"Heavenly Blues #1" Comic Review
Written by James Ferguson
Published by Scout Comics
Written by Ben Kahn
Illustrated by Bruno Hidalgo
2017, 32 Pages, $3.99
Comic released on July 26th, 2017
Isaiah Jefferson is in Hell. Literally. He was a bank robber during the Great Depression, then he was shot to death. Now he's in Hell. Don't worry. There are plenty of other folks down there too. He even has a friend named Erin. The two torture newcomers, as there's seemingly nothing else to do in Hell. That changes when the pair are offered a job from up high. If they pull off this biblical-level heist, they'll ascend into Heaven. Not a bad deal, but of course, the job isn't going to be easy.
Heavenly Blues was pitched to me as Ocean's Eleven in Hell. It is so much more than a killer premise. Writer Ben Kahn amplifies the story with some great characterization, especially with Isaiah. He's grown quite a bit since dying. He's had time to reflect on his flaws and get over what brought him here. All of that comes rushing back when this gig presents itself.
I expect we'll get more from Erin in a later chapter, although we're given some hints here at what she's gone through and the choices she was forced to make. In any case, they're both in Hell. They made some decisions in life that were deemed unfit for Heaven.
Although Heavenly Blues is most definitely set in Hell, it doesn't give off the traditional fire and brimstone vibe. There are occasional reminders of the doom and gloom aspect often associated with the place, such as a buggy pulled by skeleton horses carrying a pair of devils, but for the most part, it just looks like an old, beat-up city. There's nothing remarkable about it and I think that's the point. You shouldn't be excited to live in Hell. This is what I imagine Detroit must look like.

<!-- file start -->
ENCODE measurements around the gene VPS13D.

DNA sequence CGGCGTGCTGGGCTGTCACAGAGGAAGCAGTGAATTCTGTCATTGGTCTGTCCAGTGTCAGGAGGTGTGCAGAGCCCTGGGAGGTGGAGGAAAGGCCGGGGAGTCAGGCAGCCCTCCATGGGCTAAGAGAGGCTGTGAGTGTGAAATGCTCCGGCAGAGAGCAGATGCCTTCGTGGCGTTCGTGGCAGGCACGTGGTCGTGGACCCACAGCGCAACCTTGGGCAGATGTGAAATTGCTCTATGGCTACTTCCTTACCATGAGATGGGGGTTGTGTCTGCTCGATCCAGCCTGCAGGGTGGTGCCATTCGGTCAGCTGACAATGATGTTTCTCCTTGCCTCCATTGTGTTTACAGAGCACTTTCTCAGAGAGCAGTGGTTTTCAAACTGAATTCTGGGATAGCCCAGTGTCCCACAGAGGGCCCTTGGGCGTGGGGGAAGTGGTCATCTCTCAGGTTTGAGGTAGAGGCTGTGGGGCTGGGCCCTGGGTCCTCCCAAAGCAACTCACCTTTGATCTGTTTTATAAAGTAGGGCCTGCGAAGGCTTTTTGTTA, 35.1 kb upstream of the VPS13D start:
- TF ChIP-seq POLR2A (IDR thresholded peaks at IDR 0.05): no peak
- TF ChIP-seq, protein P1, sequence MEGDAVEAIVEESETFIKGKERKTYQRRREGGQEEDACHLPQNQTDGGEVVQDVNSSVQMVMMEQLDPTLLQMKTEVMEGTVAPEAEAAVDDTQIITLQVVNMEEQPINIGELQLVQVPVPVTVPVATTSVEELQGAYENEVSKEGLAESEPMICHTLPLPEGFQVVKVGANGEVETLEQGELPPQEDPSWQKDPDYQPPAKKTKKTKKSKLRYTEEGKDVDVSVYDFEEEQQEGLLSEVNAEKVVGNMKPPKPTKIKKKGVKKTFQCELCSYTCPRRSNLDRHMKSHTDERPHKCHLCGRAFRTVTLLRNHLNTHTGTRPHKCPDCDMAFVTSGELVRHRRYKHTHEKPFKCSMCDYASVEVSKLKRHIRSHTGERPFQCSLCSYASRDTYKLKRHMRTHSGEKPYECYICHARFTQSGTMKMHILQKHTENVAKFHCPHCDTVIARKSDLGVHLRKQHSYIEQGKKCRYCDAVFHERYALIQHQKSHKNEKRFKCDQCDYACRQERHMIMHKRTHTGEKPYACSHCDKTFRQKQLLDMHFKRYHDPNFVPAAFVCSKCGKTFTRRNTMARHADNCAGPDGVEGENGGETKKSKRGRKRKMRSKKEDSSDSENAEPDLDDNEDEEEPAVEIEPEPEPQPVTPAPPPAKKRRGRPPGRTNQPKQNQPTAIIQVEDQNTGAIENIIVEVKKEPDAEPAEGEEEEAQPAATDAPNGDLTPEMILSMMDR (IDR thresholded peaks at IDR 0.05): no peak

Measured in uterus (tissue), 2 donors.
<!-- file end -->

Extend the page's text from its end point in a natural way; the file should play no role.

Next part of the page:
Artist Bruno Hidalgo's style works for multiple settings and time periods. The flashback scenes showing Isaiah's last hours on earth are shown in this hazy shade, like you're seeing a memory unfold. It plays well with the time period with tommy guns and gangsters. The juxtaposition between Isaiah in Hell and before he died is substantial. He's more humble now with shoulders slumped, whereas when he was alive, he's all confidence and bravado. His very presence demands attention.
Hidalgo has a talent for action, offering a number of interesting and unique shots that show angles you don't often get in comics. One panel comes to mind, as Isaiah is running from the cops and a bullet flies towards him. It's a shot from the ground with a focus on the bullet with Isaiah in the background. Depending on how you look at it, it's going to go right by him or nail him.
Heavenly Blues has an undeniably great hook that's backed up with solid character development and striking artwork. You might come in for the supernatural heist but you'll stay for Isaiah's story to see if he and Erin can stick it to the holy man that judged them and sent them down to Hell. Like any good heist movie, you can't help but root for the bad guys.